The study by Cozler et al. investigates the effects of feeding treatment on growth rates and consequences on performance in primiparous Holstein dairy heifers. Overall, the paper is well-written and the concept studied is very straightforward. The experiments are well-designed and the methodology appears to be appropriate. Findings presented in the manuscript contribute to a better understanding of the long-term effects of nutritional management on performance traits in Holstein dairy heifers. Some minor points need to be addressed prior to final publication. Minor points: Line 21: “… an experiment was performed…” Line 26: “… although they were still…” Line 46: “.. or older.” Line 62: “…impact of accelerated growth” Line 66: “…designed and carried out an experiment…” Line 84: “…that, due to the fedding…” Line 139: “…grass, with the exception of…” Line 211: “2 consecutive values were not”. Please state the interval between sample collection Line 211: “positive. Reductions in P4 milk…” Line 287: “…difference in the dam’s BW…” Line 334: “AFS had minimal effects of fertility. Concerning ovarian…” Line 352: The present study indicates that …” Line 367: “in a study by Johnson et al…” Line 370: “…probably explains why no difference…” Line 371: “…the amount of milk offered until weaning…” Line 384: Define IGF1 Line 397: In the present study, a negative…” Line 415: “In the present study, fertility was…” Line 415: “…In a previous study on…” Line 434: “Collectively, these results indicate that…”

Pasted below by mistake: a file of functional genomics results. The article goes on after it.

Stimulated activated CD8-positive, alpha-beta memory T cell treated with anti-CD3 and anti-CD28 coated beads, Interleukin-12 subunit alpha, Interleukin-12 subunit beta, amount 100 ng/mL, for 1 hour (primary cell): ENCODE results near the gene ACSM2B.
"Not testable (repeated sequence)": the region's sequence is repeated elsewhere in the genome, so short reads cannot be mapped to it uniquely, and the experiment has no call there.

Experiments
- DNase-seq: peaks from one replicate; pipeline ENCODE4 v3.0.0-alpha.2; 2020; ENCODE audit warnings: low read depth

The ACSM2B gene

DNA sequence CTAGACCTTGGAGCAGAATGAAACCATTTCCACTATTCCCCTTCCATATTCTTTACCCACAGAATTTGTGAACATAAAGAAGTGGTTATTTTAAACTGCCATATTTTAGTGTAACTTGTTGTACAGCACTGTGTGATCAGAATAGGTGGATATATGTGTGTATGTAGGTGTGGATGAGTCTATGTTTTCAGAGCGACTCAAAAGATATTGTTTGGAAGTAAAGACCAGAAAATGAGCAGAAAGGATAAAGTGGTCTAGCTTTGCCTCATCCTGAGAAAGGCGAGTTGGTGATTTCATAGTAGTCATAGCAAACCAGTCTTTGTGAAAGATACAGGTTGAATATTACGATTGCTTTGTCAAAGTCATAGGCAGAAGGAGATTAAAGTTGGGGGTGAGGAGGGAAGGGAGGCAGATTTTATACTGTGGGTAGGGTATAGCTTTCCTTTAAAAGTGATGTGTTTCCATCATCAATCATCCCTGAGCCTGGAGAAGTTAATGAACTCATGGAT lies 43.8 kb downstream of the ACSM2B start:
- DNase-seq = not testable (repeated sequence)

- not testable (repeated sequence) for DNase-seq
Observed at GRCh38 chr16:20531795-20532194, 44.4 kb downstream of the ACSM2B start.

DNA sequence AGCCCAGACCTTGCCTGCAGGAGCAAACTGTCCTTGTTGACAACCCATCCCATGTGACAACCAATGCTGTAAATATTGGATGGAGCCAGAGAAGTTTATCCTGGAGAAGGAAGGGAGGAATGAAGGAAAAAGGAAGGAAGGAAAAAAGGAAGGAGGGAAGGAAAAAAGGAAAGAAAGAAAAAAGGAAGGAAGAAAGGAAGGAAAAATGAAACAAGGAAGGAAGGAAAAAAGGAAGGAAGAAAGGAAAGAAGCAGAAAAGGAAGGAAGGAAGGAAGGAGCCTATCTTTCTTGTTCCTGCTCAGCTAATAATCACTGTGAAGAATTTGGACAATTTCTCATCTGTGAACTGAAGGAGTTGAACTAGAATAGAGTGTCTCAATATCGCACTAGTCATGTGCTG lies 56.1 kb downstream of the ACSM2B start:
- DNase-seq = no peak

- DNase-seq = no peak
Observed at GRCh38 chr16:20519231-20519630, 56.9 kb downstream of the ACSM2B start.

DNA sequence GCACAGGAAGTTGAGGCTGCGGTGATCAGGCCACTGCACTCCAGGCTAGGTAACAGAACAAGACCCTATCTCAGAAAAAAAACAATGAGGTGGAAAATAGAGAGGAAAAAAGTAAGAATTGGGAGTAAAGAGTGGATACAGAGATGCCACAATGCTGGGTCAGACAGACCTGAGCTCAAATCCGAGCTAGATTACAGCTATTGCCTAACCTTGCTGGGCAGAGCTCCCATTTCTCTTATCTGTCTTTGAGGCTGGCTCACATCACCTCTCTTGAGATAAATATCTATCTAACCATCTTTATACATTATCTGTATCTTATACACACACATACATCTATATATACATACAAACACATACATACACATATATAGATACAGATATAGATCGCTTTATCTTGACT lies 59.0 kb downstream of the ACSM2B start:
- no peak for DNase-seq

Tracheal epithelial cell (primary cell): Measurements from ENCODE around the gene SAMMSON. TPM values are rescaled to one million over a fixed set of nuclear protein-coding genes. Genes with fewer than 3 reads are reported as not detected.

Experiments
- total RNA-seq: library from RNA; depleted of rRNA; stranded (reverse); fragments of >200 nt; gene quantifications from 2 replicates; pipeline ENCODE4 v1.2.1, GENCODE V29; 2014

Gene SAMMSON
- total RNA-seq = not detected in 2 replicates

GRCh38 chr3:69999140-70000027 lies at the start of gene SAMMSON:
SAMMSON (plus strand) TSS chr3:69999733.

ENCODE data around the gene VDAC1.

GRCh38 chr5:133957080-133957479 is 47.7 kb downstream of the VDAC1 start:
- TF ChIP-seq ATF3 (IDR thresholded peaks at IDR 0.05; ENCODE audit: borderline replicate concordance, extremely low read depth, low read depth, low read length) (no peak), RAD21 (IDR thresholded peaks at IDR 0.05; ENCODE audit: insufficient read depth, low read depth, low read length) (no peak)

The objectives of the study were to assess the effects of feeding rearing programs on growth, reproduction and production performance of Holstein cows at nulliparous and primiparous stages. General comments The manuscript covers a relevant topic for dairy production. The material and methods section could be improved if it was more specific and improving the readability. Materials and methods L90-92: This sentence states that the expected average age at 1st AI was 15 mo. for SD and ID1 groups and 12 mo. what age for ID2. However, if ID1 groups are on an intensive plain diet wouldn’t it be reasonable to expect they would reach the breeding age before the SD group? L92-93: When does the 1st season of grazing start and finish? When does pasture season 2 start and finish? Please, elaborate. L94-95: Are you talking about only milk yield or also milk components? Please, specify. L106-108: When did ID1 and 2 calves start to get 15% more since calving or after the pre-experimental phase (i.e., 10 d old)? Please, specify. L107: Table 1: In table 1: - Why is PDIE used as an acronym for metabolizable protein and not MP? I don’t understand the term “rumen-degradable nitrogen”, did you mean rumen-degradable protein? If so, why not us the RDP abbreviation? I don’t understand the UFL concept, please explain. L110: This sentence is confusing. Remove “(i.e. turning out to pasture)” since calves were housed during this period. L227: Where were you recording all the data before uploading it to the R software? L235: Did you check if assumptions of ANOVA were not violated (e.g., normal distribution of residuals, homoscedasticity, etc.)? Results Please correct the caption of Table 4 for “Association of age at first service with growth and reproductive performance of heifers during the rearing period” Discussion L389: remove “in”